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- I got my screen repaired by Apple, and my phone bricked the next day.
- I visited the Apple store four times in a week, and each time was chaotic and disorganized.
It all started because I was running late.
While rushing up the subway steps one evening, phone in hand, I tripped.
My iPhone 6s broke my fall — and I, in turn, broke my iPhone.
Miraculously, the phone itself was fine. The insides still worked, but the screen was hideously cracked. Jagged scars ran upward from the bottom right corner, and the bottom bezel on the right side was shattered. Still, it was functional, and spending $150 on a screen repair at Apple didn't exactly appeal to me.
But then I dropped my phone again. One of the glass shards popped out, leaving a gaping hole that revealed the guts of my device. It was time to admit defeat and get it repaired — especially since I was about to leave town to cover the annual Consumer Electronics Show in Las Vegas.
So on a Sunday afternoon, I headed over to the Apple store in hopes they could squeeze me in for a screen repair.
What ensued was a week-long headache that proved how inefficient, complicated, and time-consuming Apple's retail experience can be.
Chaos and confusion
Upon arriving at Apple's new store in downtown Brooklyn, I was impressed by its stunning facade. With its high, sloping ceiling and floor-to-ceiling windows, the store itself is a masterpiece — architecturally, at least.
When I stepped inside, I was immediately struck by how many employees were working on an average Sunday afternoon. The store was packed with people, and about half of them were employees. Somehow, they all seemed busy.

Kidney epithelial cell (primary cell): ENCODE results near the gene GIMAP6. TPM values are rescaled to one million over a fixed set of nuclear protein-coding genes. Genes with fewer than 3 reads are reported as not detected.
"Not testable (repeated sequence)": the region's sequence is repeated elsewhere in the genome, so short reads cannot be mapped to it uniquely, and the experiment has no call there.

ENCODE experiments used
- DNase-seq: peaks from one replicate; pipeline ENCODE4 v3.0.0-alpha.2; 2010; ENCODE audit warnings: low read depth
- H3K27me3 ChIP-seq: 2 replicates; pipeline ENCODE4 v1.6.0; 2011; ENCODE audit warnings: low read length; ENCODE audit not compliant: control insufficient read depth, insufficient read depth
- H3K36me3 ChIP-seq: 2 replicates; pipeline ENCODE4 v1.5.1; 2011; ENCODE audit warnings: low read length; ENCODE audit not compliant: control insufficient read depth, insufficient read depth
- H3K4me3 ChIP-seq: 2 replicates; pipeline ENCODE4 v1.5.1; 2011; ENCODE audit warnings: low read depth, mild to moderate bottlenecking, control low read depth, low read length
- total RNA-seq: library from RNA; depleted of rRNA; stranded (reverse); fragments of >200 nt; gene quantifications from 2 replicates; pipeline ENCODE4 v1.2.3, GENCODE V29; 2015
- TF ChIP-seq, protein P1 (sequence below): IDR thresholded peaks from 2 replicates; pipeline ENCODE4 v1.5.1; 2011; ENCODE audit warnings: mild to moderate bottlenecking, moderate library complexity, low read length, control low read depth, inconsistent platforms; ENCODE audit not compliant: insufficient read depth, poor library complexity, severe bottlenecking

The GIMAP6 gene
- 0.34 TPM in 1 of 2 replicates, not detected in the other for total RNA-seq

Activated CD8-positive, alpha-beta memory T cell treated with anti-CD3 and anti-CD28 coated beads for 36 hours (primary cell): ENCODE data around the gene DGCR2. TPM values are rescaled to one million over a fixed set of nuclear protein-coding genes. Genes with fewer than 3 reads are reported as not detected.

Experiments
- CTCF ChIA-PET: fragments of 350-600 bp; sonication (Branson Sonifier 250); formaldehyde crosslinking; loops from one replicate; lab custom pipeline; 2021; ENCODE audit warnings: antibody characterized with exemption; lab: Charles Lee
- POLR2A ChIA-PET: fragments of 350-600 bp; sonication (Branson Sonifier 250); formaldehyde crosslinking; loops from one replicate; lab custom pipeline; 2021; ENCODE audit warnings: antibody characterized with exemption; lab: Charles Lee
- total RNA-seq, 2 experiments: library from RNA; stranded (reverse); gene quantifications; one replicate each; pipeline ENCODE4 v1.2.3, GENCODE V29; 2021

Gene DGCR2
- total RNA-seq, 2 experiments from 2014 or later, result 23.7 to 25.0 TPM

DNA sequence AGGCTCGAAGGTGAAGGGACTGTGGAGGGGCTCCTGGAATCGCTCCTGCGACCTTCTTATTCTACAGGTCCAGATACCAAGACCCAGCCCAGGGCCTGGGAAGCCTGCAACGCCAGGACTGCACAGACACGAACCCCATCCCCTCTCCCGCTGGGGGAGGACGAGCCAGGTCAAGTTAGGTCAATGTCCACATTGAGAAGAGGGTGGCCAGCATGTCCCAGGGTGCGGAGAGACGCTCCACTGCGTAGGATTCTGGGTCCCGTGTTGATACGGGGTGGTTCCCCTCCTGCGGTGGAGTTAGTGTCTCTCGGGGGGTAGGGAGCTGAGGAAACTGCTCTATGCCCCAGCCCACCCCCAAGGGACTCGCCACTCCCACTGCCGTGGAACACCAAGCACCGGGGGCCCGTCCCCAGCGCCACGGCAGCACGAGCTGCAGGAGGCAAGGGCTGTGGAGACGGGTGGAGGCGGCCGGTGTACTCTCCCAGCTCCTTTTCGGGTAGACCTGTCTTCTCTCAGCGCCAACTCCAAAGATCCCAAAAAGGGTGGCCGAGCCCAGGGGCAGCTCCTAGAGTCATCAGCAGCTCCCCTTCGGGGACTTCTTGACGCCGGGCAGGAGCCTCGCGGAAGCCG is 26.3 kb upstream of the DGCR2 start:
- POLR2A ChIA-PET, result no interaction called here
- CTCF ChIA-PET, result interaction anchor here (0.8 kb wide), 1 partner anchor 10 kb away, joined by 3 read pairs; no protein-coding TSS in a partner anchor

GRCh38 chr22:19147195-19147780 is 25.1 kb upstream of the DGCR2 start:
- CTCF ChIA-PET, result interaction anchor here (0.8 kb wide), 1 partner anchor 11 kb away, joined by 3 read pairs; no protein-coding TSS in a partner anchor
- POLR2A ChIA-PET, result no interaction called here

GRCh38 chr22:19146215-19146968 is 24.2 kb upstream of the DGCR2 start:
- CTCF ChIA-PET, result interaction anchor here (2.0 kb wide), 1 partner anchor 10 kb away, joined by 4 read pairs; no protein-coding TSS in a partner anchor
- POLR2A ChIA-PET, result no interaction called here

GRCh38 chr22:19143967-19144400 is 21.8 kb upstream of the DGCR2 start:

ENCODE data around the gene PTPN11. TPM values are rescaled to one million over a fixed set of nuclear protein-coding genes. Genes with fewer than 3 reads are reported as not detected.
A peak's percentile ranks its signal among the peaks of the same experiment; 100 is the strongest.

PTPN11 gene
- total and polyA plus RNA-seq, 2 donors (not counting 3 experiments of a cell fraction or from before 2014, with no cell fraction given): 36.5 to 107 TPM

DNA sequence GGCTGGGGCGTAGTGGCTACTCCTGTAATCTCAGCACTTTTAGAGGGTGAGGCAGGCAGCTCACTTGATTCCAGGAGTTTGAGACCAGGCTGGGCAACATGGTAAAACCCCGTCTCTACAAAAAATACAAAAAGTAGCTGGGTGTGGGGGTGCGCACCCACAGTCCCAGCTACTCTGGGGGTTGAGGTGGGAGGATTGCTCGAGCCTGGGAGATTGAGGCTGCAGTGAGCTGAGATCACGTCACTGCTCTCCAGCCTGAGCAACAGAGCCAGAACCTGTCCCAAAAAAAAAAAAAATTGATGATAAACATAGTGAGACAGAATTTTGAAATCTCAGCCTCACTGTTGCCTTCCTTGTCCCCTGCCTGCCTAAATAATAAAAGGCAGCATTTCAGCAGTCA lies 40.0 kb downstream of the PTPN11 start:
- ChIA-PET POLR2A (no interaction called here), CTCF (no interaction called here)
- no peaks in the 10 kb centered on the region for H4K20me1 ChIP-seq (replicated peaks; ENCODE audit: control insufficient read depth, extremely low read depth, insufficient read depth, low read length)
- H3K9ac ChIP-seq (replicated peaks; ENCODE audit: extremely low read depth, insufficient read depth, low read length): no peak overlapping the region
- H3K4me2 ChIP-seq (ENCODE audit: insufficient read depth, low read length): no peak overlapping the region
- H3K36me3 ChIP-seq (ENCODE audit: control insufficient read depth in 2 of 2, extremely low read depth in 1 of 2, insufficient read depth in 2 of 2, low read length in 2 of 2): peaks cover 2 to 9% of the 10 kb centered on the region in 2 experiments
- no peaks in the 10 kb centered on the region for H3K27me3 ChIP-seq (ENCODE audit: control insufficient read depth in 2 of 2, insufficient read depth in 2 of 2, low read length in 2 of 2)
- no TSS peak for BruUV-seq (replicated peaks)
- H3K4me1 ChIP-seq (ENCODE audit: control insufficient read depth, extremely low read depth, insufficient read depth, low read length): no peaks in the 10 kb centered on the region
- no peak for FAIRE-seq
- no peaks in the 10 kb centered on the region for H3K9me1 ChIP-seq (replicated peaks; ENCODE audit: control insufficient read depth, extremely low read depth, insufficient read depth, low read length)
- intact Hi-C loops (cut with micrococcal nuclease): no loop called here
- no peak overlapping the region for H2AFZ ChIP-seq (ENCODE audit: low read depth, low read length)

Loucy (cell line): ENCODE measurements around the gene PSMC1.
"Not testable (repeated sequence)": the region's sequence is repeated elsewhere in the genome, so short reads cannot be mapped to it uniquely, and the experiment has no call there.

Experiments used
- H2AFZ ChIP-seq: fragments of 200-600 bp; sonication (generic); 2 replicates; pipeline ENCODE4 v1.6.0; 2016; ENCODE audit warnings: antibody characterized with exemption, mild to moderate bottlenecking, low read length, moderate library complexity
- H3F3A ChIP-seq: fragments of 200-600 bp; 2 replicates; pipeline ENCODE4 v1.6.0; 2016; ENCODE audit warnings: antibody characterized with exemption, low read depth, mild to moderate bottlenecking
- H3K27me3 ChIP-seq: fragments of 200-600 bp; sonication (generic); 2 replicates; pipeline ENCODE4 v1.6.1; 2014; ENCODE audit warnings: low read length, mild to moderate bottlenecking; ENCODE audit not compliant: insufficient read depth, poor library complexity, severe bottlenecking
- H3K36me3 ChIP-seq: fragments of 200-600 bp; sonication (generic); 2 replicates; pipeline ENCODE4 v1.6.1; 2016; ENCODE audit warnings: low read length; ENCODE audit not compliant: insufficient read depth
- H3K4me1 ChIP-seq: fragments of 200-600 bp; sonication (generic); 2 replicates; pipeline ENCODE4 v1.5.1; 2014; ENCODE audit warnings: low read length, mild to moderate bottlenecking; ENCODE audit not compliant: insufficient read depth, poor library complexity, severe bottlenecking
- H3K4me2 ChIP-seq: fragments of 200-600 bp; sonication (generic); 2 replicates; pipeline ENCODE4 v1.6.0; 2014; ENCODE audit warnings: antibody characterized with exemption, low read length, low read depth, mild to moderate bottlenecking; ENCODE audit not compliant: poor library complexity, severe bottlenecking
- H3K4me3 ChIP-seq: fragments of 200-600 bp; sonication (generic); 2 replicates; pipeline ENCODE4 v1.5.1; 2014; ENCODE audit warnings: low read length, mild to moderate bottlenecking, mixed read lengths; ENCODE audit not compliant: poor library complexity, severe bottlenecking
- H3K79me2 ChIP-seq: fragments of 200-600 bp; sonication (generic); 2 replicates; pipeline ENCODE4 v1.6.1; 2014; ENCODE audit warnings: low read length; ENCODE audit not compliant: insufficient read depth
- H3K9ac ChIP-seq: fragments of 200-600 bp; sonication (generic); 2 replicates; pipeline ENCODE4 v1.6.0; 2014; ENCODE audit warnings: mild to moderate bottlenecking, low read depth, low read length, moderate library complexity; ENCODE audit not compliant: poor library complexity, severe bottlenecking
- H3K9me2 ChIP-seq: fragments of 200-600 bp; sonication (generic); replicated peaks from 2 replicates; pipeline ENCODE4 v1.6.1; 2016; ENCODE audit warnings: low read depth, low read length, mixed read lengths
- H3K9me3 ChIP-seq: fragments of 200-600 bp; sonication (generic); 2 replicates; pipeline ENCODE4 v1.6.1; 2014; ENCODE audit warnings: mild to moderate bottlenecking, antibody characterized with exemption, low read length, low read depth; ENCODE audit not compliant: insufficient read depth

There was no clear place to stand or person to approach, and I wandered aimlessly before finding an available store employee. He passed me along to someone else, who in turn handed me off to a third person.
The fourth employee I talked to was my technician, who took my phone and promised to repair the screen in about two hours. There were no Genius Bar appointments in Apple's online system for at least two days, so I considered this a stroke of luck.
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For the next four and a half hours, I went grocery shopping, went home to pack, did laundry, and watched an entire NFL playoff game — still no word from Apple. Finally, I got an email saying it was ready for pickup.
I returned to the store and was once again handed among three different employees, then told to go stand near a table that displayed Apple Watches. This, I was told, doubled as the repair pickup station, although there was no way to know that by looking at it.
Employees moved frenetically from the table to the back room, then back again, shouting out customers' names and waving around their newly-repaired devices.
I stood around waiting for my phone to come out, trying to find a spot to stand that was out of the way of all the chaos. There was seemingly no rhyme or reason to the way things worked, and despite all the employees working — the ratio was about one employee to every customer — everyone seemed harried and stressed out.
Finally, after about 20 minutes of waiting and $150-plus-tax later, I had my phone back, complete with a beautiful new display. I thought I was in the clear.
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Everything seemed fine until I landed in Las Vegas the next afternoon. My phone had been working normally the previous evening, and I hadn't had any issues that morning. But in the process of sending a text, my screen went black. The Apple logo flashed once, then it went black again.
I won't bore you with the details — my phone was bricked.
I tried doing everything you're supposed to try — a hard restart, plugging it into iTunes, attempting a factory reset — and nothing worked. But I was in Las Vegas about to embark on a week at the biggest tech show of the year. There was no time to go back to the Apple Store.
Luckily, I had brought along a Google Pixel 2 review unit to try out the camera at CES, so I swapped in my SIM card and hoped I didn't miss too many iMessages.